2. Concentrate all NovaPlast machines into 1-2 existing plants
        3. Second choice: Build a new plant dedicated to the NovaPlast machines
      • They had problems with staff. they wanted to make it more complicated.
      • Sales got paid on volume, so it went against existing model.
        • Needed to create a new sales group for NovaPlast machines
      • Seems an odd way to impart a new tech. Not sure I saw the pain they were solving
      • Ultimately NovaPlast was killed
  • Charles Schwab and introducing an on-line trading platform eSchwab
    • Clay went from Merrill Lynch to Charles Schwab, because the latter cared for the type of client clay was.
    • Schwab was a low-end disruptor
    • Schwab decided to disrupt itself charging $79/trade for traditional, and $29/trade for on-line. They set the latter up as a separate business unit.
  • EMC – Merging competing products through an acquisition.
    • background
      • Core: information storage. 55%
        • Mid-tier (SMB/SOHO) 6%
      • Acquired data general clariion for mid-tier, two server model.
    • data general 20% direct, 80% channel, EMC 80% direct, 20% channel
    • They were going to move data general to EMC model… oh, oh.
    • Formed a separate sales force for Clariion 6% to 35%, with dell as channel partner.
    • Went from $400m to $4b product line.
    • VMWare was treated completely differently. $60m to $6b
    • Big company can kill it, or hug it so tightly it takes the breath away.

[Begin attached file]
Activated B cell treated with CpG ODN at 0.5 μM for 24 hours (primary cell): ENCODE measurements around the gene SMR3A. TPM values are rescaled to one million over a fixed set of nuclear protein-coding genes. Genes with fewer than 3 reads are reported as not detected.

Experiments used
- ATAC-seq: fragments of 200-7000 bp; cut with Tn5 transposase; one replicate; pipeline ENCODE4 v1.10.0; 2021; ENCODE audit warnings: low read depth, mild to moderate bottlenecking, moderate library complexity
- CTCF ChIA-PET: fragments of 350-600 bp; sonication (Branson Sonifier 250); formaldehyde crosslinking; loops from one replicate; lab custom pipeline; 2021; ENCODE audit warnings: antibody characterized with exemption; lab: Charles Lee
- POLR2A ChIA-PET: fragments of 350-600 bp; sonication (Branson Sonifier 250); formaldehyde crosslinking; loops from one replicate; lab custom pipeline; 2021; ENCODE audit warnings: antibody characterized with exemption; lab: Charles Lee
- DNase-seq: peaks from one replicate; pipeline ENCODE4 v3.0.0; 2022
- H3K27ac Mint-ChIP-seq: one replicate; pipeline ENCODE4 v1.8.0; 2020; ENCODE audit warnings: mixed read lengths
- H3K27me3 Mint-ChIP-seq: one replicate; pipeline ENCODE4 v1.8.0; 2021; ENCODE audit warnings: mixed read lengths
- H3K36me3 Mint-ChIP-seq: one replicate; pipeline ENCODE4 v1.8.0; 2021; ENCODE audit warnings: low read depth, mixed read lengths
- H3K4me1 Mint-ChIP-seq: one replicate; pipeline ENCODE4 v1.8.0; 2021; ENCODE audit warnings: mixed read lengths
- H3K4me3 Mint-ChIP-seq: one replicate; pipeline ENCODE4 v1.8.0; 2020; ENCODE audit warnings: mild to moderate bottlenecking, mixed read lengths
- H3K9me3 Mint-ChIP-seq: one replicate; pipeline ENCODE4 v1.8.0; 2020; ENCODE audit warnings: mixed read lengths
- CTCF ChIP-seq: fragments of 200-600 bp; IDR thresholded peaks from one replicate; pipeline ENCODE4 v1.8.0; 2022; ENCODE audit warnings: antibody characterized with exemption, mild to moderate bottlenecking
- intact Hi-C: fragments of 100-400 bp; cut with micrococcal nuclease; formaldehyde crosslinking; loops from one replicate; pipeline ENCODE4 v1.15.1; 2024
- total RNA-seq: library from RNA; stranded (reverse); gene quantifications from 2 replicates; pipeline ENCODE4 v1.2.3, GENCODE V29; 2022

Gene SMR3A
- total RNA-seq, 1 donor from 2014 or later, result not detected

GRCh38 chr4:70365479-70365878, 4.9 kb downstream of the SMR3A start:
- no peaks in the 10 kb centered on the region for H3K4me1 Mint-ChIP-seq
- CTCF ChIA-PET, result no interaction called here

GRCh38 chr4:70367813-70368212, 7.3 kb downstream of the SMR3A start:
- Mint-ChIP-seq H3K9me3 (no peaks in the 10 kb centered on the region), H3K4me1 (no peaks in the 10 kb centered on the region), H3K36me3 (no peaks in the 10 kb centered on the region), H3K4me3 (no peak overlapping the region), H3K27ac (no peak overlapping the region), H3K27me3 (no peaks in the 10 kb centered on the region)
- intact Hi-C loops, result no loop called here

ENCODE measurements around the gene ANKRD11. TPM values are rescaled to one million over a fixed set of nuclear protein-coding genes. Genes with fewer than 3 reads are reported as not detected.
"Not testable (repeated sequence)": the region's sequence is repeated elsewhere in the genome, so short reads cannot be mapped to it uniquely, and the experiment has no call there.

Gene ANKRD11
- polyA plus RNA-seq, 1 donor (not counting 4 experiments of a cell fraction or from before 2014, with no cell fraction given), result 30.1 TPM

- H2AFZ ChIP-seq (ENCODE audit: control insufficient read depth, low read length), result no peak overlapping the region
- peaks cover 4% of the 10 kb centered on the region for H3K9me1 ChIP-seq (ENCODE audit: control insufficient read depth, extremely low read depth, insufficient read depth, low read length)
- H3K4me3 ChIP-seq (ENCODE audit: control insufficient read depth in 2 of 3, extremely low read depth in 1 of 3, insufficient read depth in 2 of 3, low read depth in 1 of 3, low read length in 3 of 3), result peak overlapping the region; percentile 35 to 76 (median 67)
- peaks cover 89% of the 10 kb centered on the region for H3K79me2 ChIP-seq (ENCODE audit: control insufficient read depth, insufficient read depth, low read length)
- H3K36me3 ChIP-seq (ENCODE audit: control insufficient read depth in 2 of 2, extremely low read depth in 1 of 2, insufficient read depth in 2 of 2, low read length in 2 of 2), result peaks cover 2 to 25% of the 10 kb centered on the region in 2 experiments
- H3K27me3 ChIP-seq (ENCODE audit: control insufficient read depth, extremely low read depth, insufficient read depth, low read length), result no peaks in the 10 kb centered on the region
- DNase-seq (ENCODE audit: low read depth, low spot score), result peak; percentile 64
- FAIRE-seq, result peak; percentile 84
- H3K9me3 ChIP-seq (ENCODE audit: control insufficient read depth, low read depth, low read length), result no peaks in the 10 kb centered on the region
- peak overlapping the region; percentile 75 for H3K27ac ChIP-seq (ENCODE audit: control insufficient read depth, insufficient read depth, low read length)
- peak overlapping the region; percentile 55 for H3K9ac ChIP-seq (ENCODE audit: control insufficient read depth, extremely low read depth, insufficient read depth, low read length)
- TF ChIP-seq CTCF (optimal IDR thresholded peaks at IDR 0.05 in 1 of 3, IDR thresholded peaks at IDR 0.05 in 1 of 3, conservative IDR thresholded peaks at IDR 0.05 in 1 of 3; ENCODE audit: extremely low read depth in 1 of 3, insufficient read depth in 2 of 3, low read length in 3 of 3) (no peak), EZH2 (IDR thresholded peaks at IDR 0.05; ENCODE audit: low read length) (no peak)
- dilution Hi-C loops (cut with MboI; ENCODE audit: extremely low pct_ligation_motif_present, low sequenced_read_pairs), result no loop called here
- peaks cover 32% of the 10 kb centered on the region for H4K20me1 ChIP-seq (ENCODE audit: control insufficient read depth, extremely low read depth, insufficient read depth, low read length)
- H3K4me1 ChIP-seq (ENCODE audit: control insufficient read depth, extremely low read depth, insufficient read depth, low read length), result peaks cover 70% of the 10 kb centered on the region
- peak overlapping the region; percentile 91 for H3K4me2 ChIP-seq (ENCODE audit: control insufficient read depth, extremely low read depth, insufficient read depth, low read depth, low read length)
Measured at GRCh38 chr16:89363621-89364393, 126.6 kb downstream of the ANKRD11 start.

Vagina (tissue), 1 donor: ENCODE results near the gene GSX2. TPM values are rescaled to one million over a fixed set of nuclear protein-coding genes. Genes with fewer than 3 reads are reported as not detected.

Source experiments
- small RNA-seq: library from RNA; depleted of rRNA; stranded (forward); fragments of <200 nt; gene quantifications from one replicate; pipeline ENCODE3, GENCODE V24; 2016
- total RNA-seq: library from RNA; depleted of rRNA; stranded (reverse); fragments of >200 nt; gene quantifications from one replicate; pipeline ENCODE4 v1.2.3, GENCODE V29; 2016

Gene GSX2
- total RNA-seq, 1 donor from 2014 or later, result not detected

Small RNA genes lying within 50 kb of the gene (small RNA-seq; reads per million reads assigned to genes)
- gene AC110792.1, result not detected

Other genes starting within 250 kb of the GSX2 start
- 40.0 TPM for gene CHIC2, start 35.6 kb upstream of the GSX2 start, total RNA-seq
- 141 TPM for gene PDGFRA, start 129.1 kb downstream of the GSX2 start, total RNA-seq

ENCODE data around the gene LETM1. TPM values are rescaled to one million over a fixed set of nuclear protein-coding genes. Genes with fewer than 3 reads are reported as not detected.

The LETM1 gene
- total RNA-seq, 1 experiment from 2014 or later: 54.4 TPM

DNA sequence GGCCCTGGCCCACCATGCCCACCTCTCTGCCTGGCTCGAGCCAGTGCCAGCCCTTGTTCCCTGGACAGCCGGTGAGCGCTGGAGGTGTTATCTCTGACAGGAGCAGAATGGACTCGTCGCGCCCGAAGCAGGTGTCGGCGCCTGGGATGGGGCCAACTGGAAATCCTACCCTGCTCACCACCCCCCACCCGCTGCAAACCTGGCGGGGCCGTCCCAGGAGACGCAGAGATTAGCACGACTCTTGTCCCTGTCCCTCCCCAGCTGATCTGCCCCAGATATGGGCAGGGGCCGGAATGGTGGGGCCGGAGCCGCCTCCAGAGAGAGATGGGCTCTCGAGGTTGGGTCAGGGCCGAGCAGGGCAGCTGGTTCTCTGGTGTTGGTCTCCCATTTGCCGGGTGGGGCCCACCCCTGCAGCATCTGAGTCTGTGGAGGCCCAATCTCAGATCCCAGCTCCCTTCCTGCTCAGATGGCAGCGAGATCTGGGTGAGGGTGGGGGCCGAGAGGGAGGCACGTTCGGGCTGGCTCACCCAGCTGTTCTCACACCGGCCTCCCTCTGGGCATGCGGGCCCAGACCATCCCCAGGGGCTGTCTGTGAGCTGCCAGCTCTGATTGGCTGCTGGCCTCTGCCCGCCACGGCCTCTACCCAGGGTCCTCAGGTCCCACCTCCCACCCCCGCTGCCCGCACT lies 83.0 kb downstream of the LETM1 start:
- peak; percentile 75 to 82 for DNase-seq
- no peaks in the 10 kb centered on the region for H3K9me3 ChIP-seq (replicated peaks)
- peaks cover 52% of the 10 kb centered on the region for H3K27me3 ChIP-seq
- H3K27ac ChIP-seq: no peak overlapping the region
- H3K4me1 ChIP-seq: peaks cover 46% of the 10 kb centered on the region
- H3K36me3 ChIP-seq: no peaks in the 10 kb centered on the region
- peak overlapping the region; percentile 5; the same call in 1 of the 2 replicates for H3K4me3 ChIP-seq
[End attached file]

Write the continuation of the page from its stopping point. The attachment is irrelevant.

• Focus on the people in acquisitions. Let the small company use the big companies resources when needed, but do not let the large company just use the little company.
    • What teaching like Clays are…Guide posts, warning posts, a way of thinking. Remember that values are non-negotiables, but culture should be flexible.
  • You can not disrupt yourself
    • You need to set up a different business unit, under the umbrella of the existing business
    • If sustaining then fold the innovation/conpany in.
    • if disruptive, allow it to operate separate.. If you fold it in, you will ultimately kill the innovation.
  • When companies succeed, sometime they need to develop new capabilities.. They need to be built independently of the old.
  • This can help us to predict when we need a new business unit, and when we need to craete a new one.
    • If a manager see that they need new resources, proceesses, and profit formula… then the game will be over.
    • You need to be looking out into the future.
  • Summary
    1. We need to think deeply to understand what an organization can and can not do. It tells use where we need to build abilites. telling use where to create new, of leverage old
      1. resources – flexible
      2. processes – inflexible
      3. profit model – dictates criteria to prioritize “this” over “that.”

Organizing for Innovation.pdfWorks Cited Organizing for Innovation.pdf